However, I am loath to turn this into a tract on the kind of religious tolerance that is the norm in this part of the world, in spite of what you may have been told. So just bring your gaze down from the top of the INCH’ALLAH building and have a look at that open air triangular maquis. Where the following scene took place one fine evening, not long ago…


He was walking very slowly, meandering past the tables and chairs. I was sitting at one of them, under a parasol because of the alternating sun and rain. I had been going past the line of cooking places, eliciting the usual good-natured comments when this weirdest of weird phenomena, a White chap without a vehicle, comes sauntering past.

One young guy shouted: “Bonjour, le Blanc! Ya volaille ici, hein…” Pigeons, in fact.

Two women were trying to sell me roast chicken but then suddenly stopped and pointed accusing fingers at my T-shirt. What’s wrong with it…Errrrrrrr …you do realise, do you not, that you’re wearing your T-shirt back to front…? Oops. Quick brisk walk – as briskly as my back will allow – to hotel room may in order. Thank you ladies.

And elderly Muslim man was busy getting a fire going, looking out for customers, putting all manner of items into their right place and selling brochettes.

I got back, having sorted out the offending T-shirt and sat down. Ordered a beer. Bought chicken and atiéké and fresh pepper and that lovely tomato-relish. Finished it. Had another beer. And then I saw him again, still manoeuvering gingerly among the tables and making sure he did not stray too close to the food departments. You could see why as he approached. His jacket was threadbare and dirty. Ditto his trousers. Cheap Chinese flip-flops. He had nothing but a few rotten teeth remaining and his hair was untidy, which is a sin in West Africa but inevitable when you are sleeping rough. And then I became aware of a faint sound. Tink-tinkatink-katink-tinkatink… Not your easiest rhythm.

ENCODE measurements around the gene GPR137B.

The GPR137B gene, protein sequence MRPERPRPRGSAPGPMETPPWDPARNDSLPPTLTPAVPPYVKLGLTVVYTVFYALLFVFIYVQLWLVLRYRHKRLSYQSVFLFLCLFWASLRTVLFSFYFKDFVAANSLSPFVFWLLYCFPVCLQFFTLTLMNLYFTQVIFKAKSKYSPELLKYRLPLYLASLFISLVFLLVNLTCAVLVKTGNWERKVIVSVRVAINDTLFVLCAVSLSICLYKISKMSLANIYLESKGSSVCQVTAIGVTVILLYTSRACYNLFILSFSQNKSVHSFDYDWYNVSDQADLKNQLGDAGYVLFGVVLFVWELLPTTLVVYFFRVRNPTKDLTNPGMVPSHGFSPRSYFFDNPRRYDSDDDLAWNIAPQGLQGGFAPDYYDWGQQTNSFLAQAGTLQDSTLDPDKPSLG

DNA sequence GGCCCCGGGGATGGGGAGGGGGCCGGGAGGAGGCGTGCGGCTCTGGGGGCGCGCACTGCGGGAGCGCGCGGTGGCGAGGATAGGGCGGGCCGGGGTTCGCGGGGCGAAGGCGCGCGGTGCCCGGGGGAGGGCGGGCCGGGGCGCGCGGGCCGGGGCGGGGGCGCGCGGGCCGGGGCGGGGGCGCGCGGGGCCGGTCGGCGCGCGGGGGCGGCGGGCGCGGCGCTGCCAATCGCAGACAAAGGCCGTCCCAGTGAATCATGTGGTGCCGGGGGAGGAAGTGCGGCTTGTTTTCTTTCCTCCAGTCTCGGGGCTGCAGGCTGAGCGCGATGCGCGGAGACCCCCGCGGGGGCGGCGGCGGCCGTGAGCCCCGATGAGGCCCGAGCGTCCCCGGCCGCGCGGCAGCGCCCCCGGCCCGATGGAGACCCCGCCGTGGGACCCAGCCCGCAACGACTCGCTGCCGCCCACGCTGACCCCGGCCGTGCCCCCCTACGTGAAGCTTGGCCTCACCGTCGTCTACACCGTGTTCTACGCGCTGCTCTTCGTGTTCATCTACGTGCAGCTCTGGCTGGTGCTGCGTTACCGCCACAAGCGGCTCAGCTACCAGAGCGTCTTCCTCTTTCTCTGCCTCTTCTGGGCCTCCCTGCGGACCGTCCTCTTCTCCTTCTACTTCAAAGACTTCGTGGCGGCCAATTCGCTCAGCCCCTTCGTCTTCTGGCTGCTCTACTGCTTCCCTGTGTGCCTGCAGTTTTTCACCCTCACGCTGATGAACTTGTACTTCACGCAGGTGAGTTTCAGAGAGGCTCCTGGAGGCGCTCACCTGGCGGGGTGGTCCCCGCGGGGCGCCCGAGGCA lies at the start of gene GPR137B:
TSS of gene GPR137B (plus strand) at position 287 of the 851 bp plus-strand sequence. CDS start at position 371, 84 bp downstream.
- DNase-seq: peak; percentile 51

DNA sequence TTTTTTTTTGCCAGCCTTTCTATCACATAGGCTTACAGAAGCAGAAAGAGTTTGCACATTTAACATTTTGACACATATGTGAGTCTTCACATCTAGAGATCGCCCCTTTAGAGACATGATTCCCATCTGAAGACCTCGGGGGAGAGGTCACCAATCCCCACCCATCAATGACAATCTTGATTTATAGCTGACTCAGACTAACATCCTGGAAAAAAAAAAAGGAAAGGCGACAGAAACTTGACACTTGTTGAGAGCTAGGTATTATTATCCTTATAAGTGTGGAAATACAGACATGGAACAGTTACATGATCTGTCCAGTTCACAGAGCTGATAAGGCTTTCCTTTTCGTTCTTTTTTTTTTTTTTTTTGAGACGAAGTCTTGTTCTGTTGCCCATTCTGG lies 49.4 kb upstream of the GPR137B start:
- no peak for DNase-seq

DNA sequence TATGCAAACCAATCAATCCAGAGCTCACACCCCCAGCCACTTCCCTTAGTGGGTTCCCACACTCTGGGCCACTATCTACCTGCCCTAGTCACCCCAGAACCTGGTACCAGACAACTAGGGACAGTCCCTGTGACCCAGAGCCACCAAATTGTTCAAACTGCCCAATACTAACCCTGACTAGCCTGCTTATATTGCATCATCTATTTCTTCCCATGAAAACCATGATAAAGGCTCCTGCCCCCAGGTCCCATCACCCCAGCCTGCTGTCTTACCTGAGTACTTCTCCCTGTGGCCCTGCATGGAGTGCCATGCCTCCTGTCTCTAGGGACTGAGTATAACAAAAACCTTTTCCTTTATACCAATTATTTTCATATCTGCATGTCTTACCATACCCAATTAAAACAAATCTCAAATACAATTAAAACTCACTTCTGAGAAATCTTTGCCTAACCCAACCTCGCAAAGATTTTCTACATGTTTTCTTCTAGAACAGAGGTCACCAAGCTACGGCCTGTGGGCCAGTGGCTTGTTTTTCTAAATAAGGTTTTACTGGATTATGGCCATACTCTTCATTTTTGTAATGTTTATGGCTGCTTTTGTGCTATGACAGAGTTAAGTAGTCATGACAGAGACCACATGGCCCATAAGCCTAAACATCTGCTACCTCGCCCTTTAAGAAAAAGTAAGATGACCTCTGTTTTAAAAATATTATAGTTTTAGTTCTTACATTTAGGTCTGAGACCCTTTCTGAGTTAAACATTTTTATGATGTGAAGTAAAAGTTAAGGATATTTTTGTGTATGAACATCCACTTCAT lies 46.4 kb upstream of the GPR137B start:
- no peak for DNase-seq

I could not determine where it was coming from. Until he shuffled closer and I saw he was holding a small empty bottle in one hand close to his body and a bottle top in the other. With the bottle top he tapped on the glass, in a complex rhythm that may have come from the forested Western regions of the country; rhythms that carry across borders and go into Guinea and Liberia.

And he sang, in a very soft voice. In French mostly, which became audible when he got ever closer. And then I noticed he was not just singing anything. He was improvising words on the spot. A round and well-dressed character in sunglasses occupying the table next to me got a compliment for his riches and perhaps could he share a little…?

And then it was my turn. It went something like this, with him sing-speaking in a melody that followed the rhythm of the tinkling.

“Good evening mister White Man.

Where do you come from?

You have come from far to see us.

Thank you for your kindness and generosity.

May God give you a long and healthy life…”

I gave him a little something and he smiled his ochre smile. Once again, he wished me a long, healthy and this time also prosperous life. And then slowly, never stopping his rhythm with the bottle and the bottle top, he shuffled away, past the line of smoking kitchens, to the next set of tables.